the same ratio, that where the most highly specialized cannot be

* See this Journal for December, 1909.

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regenerated a less specialized can be reproduced; that is, where
muscle regeneration is impossible, elastic tissue regeneration is
possible. Hence it is that in chronic metritic cases the uterus
contains a great deal of the old vessel wall that should have been
absorbed. Its musculature has almost completely disappeared,
but its elastic tissues have imdergone tremendous hypertrophy.
The new vessel which has been formed contains varying degrees
of deficiency of muscular tissue and a corresponding degree of
overgrowth of elastic. In other words, where nature cannot
regenerate a highly contractile tissue like muscle it supplies the
next best, namely, elastic tissue.

In the reduction of the veins a somewhat similar process is
at work. Hence it is that in diseased conditions which bring
about subinvolution the result is a hindrance to the normal
changes which take place in the uterus, and the end-product is a
large uterus containing a superabundance of muscle and fibrous
tissue and a relatively very large amount of perivascular elastic

Marchand(i3) and Jores(i4) have clearly shown that, generally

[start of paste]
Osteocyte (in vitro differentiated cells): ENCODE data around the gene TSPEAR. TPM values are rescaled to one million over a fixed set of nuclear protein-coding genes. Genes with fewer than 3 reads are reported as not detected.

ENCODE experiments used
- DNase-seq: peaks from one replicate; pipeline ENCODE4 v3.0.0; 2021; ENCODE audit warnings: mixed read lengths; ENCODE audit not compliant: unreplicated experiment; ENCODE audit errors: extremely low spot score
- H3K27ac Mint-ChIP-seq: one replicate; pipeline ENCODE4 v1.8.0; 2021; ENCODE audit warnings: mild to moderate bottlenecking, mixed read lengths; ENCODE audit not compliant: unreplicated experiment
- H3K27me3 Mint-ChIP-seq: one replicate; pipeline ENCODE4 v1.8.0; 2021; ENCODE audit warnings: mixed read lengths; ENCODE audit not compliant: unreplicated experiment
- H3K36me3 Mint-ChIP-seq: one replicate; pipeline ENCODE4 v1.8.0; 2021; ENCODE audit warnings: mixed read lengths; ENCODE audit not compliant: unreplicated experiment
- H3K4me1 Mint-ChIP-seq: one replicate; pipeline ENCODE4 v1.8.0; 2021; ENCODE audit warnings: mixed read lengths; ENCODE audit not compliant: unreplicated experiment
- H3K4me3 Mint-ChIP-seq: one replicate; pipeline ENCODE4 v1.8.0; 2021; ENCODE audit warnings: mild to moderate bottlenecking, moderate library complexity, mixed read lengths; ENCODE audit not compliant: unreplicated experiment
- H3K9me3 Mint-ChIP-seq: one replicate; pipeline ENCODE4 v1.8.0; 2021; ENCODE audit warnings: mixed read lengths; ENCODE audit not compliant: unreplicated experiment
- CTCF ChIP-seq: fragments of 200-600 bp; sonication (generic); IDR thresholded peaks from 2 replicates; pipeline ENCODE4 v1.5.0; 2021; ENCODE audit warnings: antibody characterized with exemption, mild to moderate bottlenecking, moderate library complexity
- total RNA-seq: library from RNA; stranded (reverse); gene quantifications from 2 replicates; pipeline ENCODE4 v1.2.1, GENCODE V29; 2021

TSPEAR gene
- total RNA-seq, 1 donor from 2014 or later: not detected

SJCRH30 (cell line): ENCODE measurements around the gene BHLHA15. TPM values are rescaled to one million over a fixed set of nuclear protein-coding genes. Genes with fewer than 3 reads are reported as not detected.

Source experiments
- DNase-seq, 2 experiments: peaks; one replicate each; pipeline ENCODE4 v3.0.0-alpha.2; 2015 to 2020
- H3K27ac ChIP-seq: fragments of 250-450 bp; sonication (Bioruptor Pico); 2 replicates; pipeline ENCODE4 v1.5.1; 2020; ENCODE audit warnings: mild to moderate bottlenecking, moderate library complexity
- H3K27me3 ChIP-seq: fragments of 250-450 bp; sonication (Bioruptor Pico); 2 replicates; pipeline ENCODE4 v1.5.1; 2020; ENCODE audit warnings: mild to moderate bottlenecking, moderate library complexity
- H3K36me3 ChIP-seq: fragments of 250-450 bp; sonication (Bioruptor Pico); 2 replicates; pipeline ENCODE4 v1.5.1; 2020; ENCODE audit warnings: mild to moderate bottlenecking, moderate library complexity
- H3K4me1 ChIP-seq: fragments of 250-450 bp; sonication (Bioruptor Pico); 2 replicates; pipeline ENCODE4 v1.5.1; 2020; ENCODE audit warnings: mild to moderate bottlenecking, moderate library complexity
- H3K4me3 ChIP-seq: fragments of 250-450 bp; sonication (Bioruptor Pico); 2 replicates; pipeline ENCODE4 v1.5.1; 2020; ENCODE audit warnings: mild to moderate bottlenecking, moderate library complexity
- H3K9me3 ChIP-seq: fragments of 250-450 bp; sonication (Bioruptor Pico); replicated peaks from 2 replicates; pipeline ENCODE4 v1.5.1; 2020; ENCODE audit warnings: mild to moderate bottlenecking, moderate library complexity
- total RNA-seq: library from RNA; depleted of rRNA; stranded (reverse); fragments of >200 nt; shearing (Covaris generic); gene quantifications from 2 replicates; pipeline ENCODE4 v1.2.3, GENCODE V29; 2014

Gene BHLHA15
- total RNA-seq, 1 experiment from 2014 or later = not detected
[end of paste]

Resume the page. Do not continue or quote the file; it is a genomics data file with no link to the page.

speaking, the thirty-fifth year of age marks an important turning-
point in tissue regenerative powers of the individual. I would
go still farther and say that, roughly speaking, the twenty-fifth
year introduces a much more important turning-point. In the
early years of life muscle is readily regenerated; to wit, how the
heart hypertrophies and compensates in the young, but how inju-
rious the same strenuous exercises of youth become to the athlete
over twenty-five years. In children and young adolescence the
arteries increase their media to meet the demands of the increas-
ing blood pressure. At a certain time in life, roughly speaking
twenty-five years, muscle regeneration becomes less active, but
elastic tissue development is now in the ascendant, and at
thirty-five years elastic regeneration grows less and less marked
and the less specialized fibrous tissue comes into play and is
found to step in where the others and more highly specialized
tissues fail. To me the Jores and Marchand conception is a